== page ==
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Most children struck by a cars when jaywalking

Published: Monday, Nov. 5 2012 8:25 a.m. MST

Midvale Elementary schoolers walk to school in Midvale Wednesday, Oct. 5, 2011. Salt Lake County Safe Kids Coalition, Fed Ex, community leaders, and other volunteers walked with children at Midvale Elementary to teach safe pedestrian behaviors as part of Safe Kids Walk This Way, an initiative designed to enhance safety for children when walking to and from school.

Jeffrey D. Allred, Deseret News

The most common contributors to child pedestrian accidents are jaywalking or darting into the street, according to a study released at the American Academy of Pediatrics National Conference and Exhibition in New Orleans.

With the exception of those aged 0 to 6, children are more likely to be struck by a car while unsupervised, the study authors say.

"Improving guardian supervision, educating children on safe crossing behaviors, and minimizing common distractors must be components of any comprehensive pediatric injury prevention program," the study says.

The study examined the data on 1,075 patients admitted to a New York City hospital, who were struck by a car between 2008 and 2011. Of those patients, 145 were under 18 years of age.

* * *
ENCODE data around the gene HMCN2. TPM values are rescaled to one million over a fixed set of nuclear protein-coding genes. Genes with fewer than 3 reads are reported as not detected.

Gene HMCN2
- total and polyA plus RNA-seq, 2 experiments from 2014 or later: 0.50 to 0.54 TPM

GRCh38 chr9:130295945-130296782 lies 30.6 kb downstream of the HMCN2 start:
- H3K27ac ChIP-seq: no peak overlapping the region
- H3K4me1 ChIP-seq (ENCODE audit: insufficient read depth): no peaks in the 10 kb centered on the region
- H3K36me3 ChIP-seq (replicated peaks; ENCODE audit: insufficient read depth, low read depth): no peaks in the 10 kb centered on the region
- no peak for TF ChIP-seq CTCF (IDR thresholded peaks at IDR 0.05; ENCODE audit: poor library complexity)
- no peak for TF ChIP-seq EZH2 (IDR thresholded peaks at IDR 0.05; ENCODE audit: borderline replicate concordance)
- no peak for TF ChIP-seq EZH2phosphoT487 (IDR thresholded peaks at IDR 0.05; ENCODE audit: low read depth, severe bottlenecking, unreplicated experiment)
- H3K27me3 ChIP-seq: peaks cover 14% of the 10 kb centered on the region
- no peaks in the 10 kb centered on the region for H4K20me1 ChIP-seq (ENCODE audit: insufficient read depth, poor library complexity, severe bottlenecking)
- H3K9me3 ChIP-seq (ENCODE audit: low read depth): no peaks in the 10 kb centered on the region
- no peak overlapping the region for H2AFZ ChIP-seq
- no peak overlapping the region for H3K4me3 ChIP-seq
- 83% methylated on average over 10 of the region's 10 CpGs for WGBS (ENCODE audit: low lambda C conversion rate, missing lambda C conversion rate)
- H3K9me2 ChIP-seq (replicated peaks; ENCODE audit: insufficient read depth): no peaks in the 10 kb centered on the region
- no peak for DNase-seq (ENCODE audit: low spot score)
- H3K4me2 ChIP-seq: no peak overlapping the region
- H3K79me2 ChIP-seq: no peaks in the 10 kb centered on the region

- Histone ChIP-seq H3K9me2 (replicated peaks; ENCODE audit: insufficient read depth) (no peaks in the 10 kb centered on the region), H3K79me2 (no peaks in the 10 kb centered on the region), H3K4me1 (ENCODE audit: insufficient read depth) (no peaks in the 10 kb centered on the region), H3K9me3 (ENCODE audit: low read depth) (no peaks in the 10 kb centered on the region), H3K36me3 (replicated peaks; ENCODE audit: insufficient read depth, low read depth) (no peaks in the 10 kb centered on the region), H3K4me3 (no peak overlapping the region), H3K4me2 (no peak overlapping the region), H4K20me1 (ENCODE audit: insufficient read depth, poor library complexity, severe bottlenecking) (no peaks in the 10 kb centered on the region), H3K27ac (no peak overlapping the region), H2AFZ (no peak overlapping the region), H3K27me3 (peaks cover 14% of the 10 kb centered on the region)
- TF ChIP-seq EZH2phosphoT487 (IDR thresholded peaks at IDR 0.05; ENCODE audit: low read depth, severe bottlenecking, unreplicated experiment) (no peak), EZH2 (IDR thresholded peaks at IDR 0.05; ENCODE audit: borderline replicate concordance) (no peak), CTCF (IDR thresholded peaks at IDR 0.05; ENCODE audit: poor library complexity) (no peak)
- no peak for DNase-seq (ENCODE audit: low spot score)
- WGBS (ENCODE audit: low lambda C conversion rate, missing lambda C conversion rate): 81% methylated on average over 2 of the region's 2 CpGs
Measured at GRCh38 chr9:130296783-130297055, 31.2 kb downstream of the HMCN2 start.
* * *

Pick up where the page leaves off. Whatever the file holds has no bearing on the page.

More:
The researchers attempted to determine the reasons why children were struck by cars, by looking at what caused the accident. They factored in the differences by age.

Among children aged 0 to 6, the primary cause — 44 percent of all admissions — was darting across the street

Among children aged 7 to 12, the primary cause of 47 percent of their accidents was jaywalking. Nearly 20 percent of accidents in that group were using a music player or a cellphone when hit, compared with only 9 percent of adults.

More than 5,000 Americans are struck and killed by cars per year, Los Angeles Times reported. Many more accidents lead to significant head injuries.

"Improving guardian supervision, educating children on safe crossing behaviors, and minimizing common distractors must be components of any comprehensive pediatric injury prevention program," the authors said.

Rachel Lowry is a reporter intern for the Deseret News. She has lived in London and is an English graduate from Brigham Young University. Contact her at rachel.lowry@gmail.com or visit www.rachellowry.blogspot.com.

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